Yasujiro Ozu's most widely distributed and best-known film presents the story of an elderly couple in post World War II Japan who come to Tokyo to visit their various children and realize that the family has essentially fallen apart. The couple is received coldly by their two modernized children and only their widowed daughter-in-law seems glad to see them. The children shuttle their aging parents off to a health spa in an attempt to get them out of the way. They learn later that the mother has fallen ill upon her return and arrive too late to say their good-byes.
The Japanese family's transformation by modern, Western culture formed the core theme of director Ozu's work, and this motif is crystallized in an exquisite, intimate story of alienation and reconciliation in TOKYO STORY. An aging couple, living in retirement in rural Japan, decide to visit their married children in the bustling metropolis of post-war Tokyo. But once they arrive, they find that the children no longer have room for them in their busy lives. Shuffling their parents back and forth between each of their houses the couple is eventually shipped off to a health spa. Only the couple's daughter-in-law, widow of their son who died in the war, shows them any kindness. The parents return home lonely and disillusioned, and the mother soon falls sick. The children arrive too late, and have lost their chance to make any reconciliation. The patterns of movement, dialogue and nature combine with a scrupulous attention to character under Ozu's masterful eye and create a subtle yet overwhelmingly emotional drama.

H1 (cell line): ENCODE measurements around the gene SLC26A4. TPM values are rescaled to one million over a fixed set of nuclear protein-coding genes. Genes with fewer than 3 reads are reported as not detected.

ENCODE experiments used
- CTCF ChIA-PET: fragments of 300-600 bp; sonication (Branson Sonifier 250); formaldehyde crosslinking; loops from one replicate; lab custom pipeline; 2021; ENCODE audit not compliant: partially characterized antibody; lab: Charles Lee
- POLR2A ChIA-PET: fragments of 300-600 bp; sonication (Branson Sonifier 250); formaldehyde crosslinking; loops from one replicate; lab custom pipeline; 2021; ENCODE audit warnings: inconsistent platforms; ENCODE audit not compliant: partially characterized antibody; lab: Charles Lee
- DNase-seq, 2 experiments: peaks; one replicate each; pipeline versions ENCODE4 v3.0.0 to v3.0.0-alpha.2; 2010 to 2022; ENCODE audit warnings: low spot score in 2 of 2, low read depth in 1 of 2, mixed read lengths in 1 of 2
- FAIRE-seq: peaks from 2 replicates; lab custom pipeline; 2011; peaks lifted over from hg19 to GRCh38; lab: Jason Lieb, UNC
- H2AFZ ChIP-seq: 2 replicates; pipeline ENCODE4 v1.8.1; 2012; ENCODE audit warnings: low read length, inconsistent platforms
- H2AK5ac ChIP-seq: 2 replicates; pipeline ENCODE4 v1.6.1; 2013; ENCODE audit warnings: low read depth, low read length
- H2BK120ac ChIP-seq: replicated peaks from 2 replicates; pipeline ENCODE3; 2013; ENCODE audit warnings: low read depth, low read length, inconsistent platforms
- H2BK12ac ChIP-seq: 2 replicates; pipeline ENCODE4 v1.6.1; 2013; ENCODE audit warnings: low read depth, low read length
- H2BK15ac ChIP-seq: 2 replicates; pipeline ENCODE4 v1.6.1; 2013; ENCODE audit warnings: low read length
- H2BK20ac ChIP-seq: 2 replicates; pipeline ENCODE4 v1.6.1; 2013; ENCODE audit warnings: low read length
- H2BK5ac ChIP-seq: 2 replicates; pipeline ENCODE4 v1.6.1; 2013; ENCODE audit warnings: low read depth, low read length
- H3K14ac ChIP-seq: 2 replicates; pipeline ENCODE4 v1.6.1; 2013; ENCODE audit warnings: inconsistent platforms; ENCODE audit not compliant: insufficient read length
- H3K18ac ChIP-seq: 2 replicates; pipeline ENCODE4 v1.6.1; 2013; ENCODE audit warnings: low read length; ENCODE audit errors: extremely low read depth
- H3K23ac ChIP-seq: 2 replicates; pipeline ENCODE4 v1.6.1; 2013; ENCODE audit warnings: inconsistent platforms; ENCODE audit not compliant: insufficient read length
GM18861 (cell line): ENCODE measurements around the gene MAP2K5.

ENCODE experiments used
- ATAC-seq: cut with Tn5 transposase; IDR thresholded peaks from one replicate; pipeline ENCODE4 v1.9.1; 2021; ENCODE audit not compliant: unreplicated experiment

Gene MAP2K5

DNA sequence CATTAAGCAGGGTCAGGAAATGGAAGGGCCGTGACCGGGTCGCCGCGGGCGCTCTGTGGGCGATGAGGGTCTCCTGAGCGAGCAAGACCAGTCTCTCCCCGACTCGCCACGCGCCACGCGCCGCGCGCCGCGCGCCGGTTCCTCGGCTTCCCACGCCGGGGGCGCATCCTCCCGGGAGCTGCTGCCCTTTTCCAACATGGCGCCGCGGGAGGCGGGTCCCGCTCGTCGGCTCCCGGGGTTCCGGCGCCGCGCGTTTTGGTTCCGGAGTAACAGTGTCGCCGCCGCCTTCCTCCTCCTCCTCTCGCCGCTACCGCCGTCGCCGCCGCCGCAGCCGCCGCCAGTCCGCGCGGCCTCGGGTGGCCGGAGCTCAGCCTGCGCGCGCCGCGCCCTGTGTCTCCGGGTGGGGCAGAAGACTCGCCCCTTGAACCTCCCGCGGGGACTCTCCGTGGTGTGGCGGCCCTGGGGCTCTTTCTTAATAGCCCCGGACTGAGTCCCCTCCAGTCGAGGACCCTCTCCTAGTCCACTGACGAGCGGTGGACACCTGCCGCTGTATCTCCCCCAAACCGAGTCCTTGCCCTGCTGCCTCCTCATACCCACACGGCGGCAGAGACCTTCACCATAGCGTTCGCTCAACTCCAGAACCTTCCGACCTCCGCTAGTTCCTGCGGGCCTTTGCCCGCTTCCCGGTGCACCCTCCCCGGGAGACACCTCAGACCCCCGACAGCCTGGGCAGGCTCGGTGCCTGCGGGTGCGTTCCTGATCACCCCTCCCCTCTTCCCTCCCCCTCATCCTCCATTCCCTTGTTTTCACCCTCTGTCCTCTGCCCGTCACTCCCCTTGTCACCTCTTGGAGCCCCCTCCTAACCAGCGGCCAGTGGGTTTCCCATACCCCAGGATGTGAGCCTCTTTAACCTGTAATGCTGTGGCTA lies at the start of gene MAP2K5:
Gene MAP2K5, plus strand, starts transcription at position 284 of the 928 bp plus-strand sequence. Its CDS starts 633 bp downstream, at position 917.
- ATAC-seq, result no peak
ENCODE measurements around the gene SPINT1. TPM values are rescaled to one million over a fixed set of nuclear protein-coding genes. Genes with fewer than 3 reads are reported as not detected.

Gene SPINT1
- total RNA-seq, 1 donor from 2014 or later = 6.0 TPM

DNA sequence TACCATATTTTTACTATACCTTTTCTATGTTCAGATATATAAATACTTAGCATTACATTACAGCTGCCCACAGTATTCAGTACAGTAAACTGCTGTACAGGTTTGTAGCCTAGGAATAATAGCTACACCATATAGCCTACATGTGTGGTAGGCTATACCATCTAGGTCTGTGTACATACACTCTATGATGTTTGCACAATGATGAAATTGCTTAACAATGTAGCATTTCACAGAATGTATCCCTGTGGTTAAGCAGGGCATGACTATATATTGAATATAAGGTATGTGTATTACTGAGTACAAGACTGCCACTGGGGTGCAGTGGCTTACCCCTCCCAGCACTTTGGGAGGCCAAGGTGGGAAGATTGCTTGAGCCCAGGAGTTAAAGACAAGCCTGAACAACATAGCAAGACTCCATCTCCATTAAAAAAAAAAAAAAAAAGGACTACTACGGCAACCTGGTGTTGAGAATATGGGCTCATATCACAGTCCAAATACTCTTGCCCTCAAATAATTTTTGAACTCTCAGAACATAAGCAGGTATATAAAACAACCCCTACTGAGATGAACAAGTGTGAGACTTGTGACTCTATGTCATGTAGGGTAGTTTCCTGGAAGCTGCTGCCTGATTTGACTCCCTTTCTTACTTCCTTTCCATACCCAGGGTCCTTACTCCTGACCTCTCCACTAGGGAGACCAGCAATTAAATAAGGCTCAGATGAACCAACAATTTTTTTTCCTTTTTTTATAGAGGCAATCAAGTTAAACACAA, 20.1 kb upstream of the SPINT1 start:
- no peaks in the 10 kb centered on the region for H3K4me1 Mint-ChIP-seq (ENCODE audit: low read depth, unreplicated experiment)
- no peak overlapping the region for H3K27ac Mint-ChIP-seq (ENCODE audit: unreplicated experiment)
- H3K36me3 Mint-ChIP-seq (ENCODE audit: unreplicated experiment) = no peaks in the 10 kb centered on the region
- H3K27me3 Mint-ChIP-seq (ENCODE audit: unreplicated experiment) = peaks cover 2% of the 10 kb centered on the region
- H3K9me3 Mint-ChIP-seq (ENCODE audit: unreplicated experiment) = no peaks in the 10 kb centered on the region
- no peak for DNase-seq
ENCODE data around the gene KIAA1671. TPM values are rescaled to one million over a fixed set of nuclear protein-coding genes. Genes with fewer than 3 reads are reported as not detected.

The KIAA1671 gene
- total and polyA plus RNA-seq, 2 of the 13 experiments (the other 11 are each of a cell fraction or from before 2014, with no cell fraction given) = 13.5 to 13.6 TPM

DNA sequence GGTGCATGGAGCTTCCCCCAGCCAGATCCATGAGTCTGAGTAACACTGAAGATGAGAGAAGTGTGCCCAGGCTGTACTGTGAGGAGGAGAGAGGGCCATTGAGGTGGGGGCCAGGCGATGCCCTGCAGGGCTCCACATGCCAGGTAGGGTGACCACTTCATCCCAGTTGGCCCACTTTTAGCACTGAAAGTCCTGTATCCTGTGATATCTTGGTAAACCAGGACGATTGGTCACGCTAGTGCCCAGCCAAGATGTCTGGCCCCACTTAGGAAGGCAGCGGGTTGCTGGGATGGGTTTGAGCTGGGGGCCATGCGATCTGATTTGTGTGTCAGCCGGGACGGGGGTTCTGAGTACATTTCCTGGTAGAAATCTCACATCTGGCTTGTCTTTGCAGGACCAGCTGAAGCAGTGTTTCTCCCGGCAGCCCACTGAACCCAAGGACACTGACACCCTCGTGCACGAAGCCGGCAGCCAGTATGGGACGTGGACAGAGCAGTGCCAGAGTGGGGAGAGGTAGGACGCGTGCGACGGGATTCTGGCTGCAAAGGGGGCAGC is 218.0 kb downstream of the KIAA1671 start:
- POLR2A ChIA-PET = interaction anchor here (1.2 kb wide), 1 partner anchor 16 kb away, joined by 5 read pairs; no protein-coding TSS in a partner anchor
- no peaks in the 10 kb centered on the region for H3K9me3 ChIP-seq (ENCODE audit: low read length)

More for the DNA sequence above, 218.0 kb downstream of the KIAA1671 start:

For many years this was the only one of Yasujiro Ozu's fifty-three feature films to be shown in the West. Traditionally, the critical appraisal of Ozu's work, as established in western countries, has been tied to evaluations of the success, or failure, of this one film. Of the many films he directed, Ozu lists TOKYO STORY as one of his personal favorites. He also describes it as his "most melodramatic" movie. The film's story is based on screenwriter Kogo Noda's recollections of the Leo McCarey film, MAKE WAY FOR TOMORROW--a movie that similarly examines the emotional consequences of inter-generational conflict.
"Yasujiro Ozu created quiet epics that dealt purely and without stylistic fuss about what really matters....A masterpiece..." - 11/07/2003 USA Today, p.8E
"[O]ne of the greatest films of all time." - 11/09/2003 Chicago Sun-Times, p.3
"[T]he experience of watching Ozu's masterpieces reveals an artist whose allegiances are strikingly diverse." - 03/01/2005 Sight and Sound, p.87